See also Nelson v. Bacon, supra, 113 Vt. at page 172, 32 A.2d 140; Sabins v. McAllister, 116 Vt. 302, 308, 76 A.2d 106; Scott *66 v. Leonard, 119 Vt. 86, 99, 119 A.2d 691; Sargent v. Gagne, supra, 121 Vt. at page 10, 147 A.2d 892. In the Scott and Sargent cases there were no findings to show the requisite intent to abandon so the question of whether the owner of the servient estate relied or acted upon a manifest intention to abandon was not reached.

In Sabins v. McAllister, 116 Vt. 302, 76 A.2d 106, the court reaffirms the statement enunciated in Mason v. Horton, supra, that "The owner of the servient estate must have relied or acted upon such manifest intention to abandon the right so that it would work harm to him if the easement was thereafter asserted." After holding that abandonment of the easement was not established by the findings, the court said, "Moreover, there is no finding that the plaintiffs are or would be harmed by the assertion of the defendants of their right in the driveway."

If there was a manifest intention by the Massucco's to abandon their water rights on defendant's land, here, as in the Sabins case, there is no basis in the findings that defendant, the owner of the servient estate, relied or acted upon such intention so that it would work to harm it if the rights were thereafter asserted. The record does not disclose any evidence on which such findings could possibly be supported.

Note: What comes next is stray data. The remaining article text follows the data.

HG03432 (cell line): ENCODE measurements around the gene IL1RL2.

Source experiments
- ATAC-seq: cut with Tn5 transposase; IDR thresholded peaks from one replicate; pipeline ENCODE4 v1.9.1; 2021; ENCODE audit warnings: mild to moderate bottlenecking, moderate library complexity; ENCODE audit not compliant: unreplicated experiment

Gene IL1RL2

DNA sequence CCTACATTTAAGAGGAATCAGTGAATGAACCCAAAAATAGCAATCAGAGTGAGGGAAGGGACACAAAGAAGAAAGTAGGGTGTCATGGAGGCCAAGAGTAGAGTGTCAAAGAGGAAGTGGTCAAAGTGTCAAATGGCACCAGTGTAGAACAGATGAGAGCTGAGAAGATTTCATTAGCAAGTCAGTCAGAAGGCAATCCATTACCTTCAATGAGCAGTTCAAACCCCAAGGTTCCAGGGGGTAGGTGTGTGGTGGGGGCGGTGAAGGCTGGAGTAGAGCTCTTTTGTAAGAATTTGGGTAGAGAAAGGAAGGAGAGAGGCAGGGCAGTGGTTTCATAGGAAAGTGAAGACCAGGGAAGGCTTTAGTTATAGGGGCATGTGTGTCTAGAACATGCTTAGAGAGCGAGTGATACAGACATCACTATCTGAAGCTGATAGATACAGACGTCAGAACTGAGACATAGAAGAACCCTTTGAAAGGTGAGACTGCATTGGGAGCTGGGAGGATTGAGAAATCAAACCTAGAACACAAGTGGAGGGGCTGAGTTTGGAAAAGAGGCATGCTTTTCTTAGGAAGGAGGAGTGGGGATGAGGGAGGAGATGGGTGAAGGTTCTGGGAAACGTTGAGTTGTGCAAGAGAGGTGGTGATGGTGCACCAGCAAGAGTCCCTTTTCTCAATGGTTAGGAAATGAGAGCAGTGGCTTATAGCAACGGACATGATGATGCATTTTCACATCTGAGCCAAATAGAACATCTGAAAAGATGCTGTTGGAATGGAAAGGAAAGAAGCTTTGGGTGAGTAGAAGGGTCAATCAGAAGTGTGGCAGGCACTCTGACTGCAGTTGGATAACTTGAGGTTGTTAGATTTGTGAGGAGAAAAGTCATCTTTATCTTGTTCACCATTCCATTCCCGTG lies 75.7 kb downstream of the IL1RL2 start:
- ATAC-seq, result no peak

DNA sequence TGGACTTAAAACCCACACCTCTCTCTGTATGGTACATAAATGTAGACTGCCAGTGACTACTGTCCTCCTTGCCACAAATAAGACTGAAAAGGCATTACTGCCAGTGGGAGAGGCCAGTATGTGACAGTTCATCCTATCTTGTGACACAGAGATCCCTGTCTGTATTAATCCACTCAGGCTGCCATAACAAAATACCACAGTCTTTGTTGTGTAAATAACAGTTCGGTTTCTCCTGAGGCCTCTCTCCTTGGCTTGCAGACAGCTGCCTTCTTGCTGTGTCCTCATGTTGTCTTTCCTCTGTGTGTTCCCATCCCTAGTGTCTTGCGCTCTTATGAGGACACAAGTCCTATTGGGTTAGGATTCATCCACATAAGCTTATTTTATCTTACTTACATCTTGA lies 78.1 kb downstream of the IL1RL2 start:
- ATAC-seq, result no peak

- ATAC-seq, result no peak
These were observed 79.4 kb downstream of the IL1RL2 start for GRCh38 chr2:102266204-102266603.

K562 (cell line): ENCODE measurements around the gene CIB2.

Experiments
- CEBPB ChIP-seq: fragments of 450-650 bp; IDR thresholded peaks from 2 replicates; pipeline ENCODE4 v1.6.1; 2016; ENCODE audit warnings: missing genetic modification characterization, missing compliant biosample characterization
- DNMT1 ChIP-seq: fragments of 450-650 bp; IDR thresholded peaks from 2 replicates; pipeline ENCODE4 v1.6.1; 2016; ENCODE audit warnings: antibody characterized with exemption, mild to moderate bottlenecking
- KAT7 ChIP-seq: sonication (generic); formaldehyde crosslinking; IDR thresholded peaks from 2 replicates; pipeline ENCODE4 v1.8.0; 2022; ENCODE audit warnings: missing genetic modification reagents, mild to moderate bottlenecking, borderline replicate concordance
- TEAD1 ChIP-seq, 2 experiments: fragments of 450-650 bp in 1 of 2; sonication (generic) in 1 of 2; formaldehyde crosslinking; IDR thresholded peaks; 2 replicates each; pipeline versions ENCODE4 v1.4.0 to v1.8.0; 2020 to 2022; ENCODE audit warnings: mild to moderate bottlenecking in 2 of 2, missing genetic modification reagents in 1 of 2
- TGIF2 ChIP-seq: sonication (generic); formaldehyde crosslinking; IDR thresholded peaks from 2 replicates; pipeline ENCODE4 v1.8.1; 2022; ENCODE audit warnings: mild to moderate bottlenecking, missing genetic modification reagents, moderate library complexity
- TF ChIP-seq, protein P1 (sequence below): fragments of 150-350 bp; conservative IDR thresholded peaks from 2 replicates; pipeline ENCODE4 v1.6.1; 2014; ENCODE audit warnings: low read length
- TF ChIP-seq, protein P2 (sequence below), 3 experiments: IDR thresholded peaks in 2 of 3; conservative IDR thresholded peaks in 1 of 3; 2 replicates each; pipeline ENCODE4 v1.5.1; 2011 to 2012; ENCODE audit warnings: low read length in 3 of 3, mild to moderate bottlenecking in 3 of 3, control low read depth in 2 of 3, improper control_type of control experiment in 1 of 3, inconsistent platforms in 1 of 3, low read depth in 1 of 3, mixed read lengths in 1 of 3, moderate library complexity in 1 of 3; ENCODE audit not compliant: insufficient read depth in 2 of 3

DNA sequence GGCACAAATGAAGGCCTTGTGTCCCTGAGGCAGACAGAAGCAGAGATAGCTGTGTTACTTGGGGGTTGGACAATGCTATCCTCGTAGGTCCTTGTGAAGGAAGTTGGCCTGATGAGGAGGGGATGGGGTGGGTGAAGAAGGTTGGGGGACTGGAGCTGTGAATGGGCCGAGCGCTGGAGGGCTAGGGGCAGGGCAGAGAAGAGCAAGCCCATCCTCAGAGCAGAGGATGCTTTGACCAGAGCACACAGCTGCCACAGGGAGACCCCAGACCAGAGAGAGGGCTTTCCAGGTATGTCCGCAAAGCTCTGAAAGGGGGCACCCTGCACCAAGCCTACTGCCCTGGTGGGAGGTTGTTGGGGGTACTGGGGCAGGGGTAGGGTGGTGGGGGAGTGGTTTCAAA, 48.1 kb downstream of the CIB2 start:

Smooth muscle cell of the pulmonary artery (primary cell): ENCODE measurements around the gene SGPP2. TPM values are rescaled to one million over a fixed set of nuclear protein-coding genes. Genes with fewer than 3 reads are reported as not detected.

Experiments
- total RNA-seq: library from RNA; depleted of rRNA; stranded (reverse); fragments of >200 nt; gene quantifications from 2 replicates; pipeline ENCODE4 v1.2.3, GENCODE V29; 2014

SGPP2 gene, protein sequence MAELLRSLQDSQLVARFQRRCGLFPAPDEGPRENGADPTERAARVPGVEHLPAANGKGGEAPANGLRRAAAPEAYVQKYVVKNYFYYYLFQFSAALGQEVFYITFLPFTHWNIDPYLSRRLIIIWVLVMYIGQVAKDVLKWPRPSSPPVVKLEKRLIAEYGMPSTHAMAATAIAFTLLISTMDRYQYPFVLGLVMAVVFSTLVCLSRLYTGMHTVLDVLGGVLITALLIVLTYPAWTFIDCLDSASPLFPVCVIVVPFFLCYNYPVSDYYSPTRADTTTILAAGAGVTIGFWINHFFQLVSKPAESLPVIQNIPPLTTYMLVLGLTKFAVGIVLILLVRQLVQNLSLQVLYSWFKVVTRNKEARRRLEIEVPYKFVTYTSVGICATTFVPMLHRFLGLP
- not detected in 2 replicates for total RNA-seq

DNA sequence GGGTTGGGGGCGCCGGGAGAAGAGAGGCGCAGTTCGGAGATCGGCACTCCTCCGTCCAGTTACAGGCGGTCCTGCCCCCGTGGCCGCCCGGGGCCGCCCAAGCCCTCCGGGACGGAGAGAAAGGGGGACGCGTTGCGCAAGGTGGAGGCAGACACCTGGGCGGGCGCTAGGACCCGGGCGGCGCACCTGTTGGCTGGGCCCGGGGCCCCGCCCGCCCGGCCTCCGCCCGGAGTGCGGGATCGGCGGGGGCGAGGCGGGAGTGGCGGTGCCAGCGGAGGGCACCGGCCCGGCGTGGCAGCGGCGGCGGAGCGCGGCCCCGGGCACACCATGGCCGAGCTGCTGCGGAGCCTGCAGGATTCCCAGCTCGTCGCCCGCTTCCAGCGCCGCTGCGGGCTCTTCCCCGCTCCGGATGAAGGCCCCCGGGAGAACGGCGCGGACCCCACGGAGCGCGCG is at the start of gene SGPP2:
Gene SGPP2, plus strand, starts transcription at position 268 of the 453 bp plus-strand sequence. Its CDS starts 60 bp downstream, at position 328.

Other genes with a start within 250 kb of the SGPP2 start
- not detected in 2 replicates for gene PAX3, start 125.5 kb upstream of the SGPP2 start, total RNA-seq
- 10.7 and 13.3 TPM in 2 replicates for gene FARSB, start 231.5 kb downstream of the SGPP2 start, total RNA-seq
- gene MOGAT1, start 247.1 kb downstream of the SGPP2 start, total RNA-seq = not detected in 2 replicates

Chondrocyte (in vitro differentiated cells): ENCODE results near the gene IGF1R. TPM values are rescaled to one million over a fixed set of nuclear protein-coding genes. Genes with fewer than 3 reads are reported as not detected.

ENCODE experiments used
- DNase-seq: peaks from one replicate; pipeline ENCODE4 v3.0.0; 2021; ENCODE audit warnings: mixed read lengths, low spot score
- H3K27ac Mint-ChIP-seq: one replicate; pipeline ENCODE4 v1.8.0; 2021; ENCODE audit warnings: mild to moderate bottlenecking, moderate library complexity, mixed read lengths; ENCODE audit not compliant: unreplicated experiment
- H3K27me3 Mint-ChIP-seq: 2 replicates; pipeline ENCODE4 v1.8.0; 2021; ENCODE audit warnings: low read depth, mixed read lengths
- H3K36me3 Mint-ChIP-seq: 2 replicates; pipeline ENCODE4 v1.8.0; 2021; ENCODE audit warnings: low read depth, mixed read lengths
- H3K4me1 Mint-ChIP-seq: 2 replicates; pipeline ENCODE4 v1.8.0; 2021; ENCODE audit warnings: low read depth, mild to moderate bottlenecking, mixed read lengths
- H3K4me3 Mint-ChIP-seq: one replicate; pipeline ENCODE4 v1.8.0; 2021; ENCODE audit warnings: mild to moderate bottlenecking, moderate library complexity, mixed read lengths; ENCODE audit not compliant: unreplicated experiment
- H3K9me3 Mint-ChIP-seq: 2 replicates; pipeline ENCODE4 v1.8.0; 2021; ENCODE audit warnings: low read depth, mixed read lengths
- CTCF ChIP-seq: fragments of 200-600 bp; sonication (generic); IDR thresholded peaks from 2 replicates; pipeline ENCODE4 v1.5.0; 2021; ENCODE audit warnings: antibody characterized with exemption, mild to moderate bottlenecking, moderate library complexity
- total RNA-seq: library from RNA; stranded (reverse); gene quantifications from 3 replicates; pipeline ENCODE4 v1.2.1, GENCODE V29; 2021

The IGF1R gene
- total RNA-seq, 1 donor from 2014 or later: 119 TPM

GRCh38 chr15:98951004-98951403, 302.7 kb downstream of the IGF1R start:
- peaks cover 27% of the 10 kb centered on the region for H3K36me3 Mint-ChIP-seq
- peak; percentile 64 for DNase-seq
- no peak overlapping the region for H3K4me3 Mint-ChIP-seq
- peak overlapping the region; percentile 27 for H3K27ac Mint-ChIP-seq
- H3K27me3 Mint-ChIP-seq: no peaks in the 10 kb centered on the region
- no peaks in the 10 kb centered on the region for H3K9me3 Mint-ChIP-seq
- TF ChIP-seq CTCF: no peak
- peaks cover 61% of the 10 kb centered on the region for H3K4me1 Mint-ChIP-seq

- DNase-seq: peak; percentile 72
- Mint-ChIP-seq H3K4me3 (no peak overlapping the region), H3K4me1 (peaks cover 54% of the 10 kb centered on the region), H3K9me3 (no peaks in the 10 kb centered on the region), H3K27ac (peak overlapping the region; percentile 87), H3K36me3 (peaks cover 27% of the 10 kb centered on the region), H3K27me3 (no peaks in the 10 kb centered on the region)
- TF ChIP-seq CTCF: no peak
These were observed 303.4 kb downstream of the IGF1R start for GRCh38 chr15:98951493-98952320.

The plaintiff did assert her right to the spring and reservoir by letter of her attorney to defendant dated May 26, 1961. This called defendant's attention to the existence of the spring and reservoir on its land and expressed her desire that "nothing be done to affect access to those facilities." Shortly before this date defendant's attorney called the attention of the college administrator to the fact that water rights were reserved in the Hubbard deed of 1868. This was in connection with obtaining a loan for the erection of the dormitory.

The administrator testified that subsequent to this he and his assistant "consulted with Mr. Arbo, who was superintendent of the construction of the building, and I asked them to keep a close watch of all work on the project to see that no alleged injury be done to such an alleged system." This was done and also action was taken to locate the spring and reservoir before construction started making use of plaintiff's 1908 map, Plaintiff's Exhibit 5A. The dormitory is not located on the land where the plaintiff alleges the spring and reservoir are situated.